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A Backward Glance: 1931, The Year in Boxing


A week by week look at the boxing world in 1931 by Andrew Fruman.

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Max Schmeling Stripped of Heavyweight Title by NYSAC

January 6… The New York State Athletic Commission announced that it was stripping Max Schmeling of his heavyweight championship. The commission had demanded that Schmeling agree to a June rematch with Jack Sharkey in New York, and post a $10,000 forfeit to guarantee his intentions on following through. Under orders from the fighter, manager Joe Jacobs rejected the ultimatum.

When the Associated Press caught up with Schmeling in Germany, the champion said that that he had no issues with defending the title against Sharkey, but was not interested in fighting in New York.

“It is ridiculous, this talk about me trying to evade a fight with Sharkey. I’ve always said I wanted to meet Sharkey and say so now. I’m prepared to defend my title against all comers – Sharkey, Stribling, anyone else the National Boxing Commission puts up, but not in New York. I’m through with the New York Athletic Commission. If I fight, I’ll fight in Chicago.”

Ill feeling between Schmeling and the NYSAC dates back to the aftermath of the German’s disqualification victory over Sharkey the previous July. It took a full week for the NYSAC to recognize Schmeling as the new champion, and only on a 2-1 vote after an acrimonious hearing at the commission’s offices.

When mentioning Chicago, Schmeling was referring to a $500,000 offer from matchmaker Nate Lewis to stage a title contest against Young Stribling at Soldier Field in June. Several other bidders are reportedly also interested in staging Schmeling’s first title defense, leaving little reason for the champion to limit his options only to New York.

The National Boxing Association announced they would not stand in the way of a Schmeling-Stribling clash. The N.B.A. had been polling its members on whether Schmeling’s title should be vacated, though the organization’s president John V. Clinnin indicated no action would be taken if the champion defended his title in the summer


Benny Bass Retains Junior-Lightweight Crown

January 5… Benny Bass (127 ½) defended his 130lb title with a ten round decision over Lew Massey (128) before a full house of 10,000 spectators at the Arena in Philadelphia.

Massey started out aggressively, though couldn’t put a dent in Bass and after a few rounds was forced into retreat by the champion’s withering body assault. A heavy left hook to the midsection in the sixth round was especially hurtful, and Massey was forced to call on all of his ring smarts to make it to the final bell.

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In Other Boxing News…

(Jan 1) Police were forced to intervene at a New Year’s Day show in San Jose after Babe Anderson was disqualified for “unsportsmanlike” conduct against Johnny Benedetti. The welterweight clash between local rivals was awarded to Benedetti at the end of the eighth round after Anderson retaliated to being hit twice after the bell. Angered by the apparent double standard, angry spectators entered the ring with cries of “fake” ringing out, forcing police to take action.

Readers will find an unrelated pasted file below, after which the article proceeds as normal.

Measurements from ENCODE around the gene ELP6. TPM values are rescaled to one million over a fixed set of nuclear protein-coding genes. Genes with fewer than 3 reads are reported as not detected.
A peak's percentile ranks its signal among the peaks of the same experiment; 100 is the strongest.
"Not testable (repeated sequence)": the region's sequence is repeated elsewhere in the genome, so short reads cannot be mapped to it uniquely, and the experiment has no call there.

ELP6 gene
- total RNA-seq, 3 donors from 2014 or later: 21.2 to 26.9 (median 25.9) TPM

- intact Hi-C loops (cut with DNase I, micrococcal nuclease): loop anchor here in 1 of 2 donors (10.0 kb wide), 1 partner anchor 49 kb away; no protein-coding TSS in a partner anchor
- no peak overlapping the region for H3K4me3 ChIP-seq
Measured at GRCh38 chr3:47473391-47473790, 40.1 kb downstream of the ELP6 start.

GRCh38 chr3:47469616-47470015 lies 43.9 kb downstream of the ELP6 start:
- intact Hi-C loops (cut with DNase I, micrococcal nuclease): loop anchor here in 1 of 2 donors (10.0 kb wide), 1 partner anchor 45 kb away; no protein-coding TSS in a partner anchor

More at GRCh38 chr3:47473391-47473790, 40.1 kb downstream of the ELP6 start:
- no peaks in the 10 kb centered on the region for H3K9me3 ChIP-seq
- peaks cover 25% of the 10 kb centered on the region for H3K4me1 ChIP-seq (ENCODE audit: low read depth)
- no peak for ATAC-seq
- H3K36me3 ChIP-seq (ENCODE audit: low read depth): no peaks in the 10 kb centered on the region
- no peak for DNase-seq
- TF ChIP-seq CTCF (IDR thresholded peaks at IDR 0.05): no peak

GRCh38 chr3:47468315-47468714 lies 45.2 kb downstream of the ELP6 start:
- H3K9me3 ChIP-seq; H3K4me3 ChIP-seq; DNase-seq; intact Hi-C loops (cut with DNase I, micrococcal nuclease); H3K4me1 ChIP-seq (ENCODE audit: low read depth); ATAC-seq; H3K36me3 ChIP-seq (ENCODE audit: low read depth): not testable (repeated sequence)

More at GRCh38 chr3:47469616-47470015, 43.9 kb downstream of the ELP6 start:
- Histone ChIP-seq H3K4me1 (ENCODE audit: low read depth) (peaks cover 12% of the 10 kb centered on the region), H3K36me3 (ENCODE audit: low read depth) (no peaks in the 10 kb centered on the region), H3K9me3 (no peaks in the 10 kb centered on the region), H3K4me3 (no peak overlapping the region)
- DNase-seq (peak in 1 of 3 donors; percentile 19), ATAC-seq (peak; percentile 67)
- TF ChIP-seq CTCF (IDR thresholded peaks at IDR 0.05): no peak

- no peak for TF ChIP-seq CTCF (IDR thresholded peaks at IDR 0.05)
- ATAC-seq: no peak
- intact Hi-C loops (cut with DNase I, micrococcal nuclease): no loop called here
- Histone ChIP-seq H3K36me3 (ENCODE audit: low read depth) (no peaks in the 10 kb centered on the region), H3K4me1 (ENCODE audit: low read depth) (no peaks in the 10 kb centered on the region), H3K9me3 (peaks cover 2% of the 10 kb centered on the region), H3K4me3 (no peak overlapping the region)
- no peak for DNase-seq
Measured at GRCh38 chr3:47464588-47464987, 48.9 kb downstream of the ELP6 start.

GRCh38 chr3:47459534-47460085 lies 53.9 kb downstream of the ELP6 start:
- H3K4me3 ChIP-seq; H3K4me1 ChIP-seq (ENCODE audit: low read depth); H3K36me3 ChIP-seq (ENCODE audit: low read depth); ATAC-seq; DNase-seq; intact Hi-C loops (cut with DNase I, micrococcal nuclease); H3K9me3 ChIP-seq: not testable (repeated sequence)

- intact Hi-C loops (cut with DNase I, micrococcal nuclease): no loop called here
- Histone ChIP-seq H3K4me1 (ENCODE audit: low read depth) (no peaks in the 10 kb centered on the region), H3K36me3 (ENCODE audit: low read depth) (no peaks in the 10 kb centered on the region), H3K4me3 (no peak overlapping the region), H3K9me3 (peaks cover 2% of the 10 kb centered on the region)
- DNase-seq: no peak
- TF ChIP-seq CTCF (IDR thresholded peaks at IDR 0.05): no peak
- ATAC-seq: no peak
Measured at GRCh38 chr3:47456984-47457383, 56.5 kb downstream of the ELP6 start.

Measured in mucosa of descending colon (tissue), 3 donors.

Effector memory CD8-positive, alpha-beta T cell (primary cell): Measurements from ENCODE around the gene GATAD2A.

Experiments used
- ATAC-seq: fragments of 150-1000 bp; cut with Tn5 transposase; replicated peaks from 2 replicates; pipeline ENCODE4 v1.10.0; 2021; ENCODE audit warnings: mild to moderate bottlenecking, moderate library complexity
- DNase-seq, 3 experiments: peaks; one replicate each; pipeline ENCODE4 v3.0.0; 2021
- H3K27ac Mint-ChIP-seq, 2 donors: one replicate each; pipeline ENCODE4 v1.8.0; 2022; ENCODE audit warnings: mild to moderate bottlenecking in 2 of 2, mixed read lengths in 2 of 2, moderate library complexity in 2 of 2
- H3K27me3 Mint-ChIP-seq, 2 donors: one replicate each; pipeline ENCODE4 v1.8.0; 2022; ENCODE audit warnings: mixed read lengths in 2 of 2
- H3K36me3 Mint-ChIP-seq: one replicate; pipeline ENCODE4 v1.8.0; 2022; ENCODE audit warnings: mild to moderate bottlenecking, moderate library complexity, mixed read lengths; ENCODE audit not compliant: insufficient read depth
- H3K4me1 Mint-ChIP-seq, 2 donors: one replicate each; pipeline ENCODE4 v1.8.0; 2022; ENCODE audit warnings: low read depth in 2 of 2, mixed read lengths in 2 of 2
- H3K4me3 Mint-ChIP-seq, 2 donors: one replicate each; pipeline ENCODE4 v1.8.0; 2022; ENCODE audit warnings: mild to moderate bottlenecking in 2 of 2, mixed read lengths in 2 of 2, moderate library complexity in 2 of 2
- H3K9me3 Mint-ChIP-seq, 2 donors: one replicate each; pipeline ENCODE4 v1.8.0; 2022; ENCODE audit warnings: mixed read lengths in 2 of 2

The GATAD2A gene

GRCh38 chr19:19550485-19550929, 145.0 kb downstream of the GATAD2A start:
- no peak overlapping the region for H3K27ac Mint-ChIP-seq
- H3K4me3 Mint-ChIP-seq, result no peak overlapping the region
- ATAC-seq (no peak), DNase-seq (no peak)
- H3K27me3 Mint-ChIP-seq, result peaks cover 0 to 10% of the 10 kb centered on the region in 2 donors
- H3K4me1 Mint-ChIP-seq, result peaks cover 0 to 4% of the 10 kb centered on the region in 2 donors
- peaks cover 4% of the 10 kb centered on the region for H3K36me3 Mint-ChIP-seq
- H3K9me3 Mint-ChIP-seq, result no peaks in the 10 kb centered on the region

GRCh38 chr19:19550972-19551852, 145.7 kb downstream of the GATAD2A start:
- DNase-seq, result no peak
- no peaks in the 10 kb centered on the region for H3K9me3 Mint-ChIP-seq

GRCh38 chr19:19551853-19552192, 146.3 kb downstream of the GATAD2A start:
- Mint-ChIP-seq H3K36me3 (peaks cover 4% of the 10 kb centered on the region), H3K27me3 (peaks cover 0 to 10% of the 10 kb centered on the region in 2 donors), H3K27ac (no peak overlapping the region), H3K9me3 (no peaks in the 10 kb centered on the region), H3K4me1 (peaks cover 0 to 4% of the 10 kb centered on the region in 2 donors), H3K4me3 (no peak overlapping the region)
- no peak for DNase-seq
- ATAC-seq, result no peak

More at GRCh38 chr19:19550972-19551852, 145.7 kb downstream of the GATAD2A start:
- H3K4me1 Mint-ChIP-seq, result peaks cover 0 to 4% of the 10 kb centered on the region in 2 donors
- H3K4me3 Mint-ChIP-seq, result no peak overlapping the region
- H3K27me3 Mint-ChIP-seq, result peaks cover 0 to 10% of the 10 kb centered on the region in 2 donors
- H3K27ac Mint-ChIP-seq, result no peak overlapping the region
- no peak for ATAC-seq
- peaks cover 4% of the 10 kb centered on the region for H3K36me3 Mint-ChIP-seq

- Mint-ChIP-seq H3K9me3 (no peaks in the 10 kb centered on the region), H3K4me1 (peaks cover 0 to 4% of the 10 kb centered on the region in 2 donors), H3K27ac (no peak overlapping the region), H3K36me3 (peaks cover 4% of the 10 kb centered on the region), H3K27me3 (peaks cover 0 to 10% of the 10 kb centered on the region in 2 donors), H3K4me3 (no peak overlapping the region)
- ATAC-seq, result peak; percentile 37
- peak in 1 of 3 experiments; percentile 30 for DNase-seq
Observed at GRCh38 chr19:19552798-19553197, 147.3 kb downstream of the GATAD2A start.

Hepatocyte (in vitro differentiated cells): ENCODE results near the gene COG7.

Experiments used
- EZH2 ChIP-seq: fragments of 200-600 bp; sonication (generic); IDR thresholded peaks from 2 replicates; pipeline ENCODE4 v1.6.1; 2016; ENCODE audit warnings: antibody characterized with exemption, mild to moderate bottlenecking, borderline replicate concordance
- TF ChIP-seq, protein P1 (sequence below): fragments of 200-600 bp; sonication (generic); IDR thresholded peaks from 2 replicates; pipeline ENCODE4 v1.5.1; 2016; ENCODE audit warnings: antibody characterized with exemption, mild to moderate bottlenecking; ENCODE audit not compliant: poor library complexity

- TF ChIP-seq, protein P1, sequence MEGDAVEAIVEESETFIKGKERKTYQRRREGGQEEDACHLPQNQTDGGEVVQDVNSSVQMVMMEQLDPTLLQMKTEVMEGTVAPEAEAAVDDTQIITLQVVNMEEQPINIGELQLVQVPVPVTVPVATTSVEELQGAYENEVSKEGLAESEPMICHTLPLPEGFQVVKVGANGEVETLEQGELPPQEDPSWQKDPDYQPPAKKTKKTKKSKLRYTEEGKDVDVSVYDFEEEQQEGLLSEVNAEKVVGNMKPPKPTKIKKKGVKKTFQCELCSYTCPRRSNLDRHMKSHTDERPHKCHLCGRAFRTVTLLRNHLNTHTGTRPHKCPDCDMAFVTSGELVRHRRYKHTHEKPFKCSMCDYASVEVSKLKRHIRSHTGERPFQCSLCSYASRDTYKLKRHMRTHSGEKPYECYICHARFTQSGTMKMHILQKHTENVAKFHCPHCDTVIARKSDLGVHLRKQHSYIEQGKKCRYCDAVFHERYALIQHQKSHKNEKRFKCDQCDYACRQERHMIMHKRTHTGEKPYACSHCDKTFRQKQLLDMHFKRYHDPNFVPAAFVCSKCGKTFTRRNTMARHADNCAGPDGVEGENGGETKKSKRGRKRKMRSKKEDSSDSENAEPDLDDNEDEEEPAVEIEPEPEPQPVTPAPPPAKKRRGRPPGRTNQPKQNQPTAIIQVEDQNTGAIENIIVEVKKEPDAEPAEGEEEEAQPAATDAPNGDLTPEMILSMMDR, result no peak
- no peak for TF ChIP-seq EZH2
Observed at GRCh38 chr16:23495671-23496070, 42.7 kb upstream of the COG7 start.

(Jan 1) In a battle of light-heavyweight contenders, Lou Scozza (170 ½) won a highly controversial ten round decision over Larry Johnson (177 ½) at the Broadway Arena in Buffalo. The verdict in favor of the popular hometown fighter was booed by the fans while the United Press reported Scozza’s win as “probably the most unfair decision handed down in a local ring in years.”

(Jan 2) Veteran heavyweight Jack Renault (213 ½), one of the better big men of the twenties, was defeated by Pierre Charles (213) of Belgium over ten sluggish rounds at Madison Square Garden. After clutching and grabbing on the inside for most of the late sessions, the 35-year-old former Canadian champion came on strong to win the final round but it was not enough the earn the decision over his younger opponent. In summing up Renault’s future prospects, the International News Service reported that “the bout made it certain that Renault had skidded too far away from the golden goal. The old boy has shot his bolt.”

(Jan 7) The new California State Athletic Commission’s announced a number of rules changes after meeting in Sacramento. Topping the guidelines is an edict barring champions from participating in “overweight non-title” matches in the state. The new measure had immediate implications with promoters forced to cancel an appearance by world welterweight champion Tommy Freeman scheduled for later in the month at Dreamland Rink in San Francisco.

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Tags: Benny Bass BOXING HISTORY Jack Renault Jack Sharkey Lew Massey MAX SCHMELING Young Stribling

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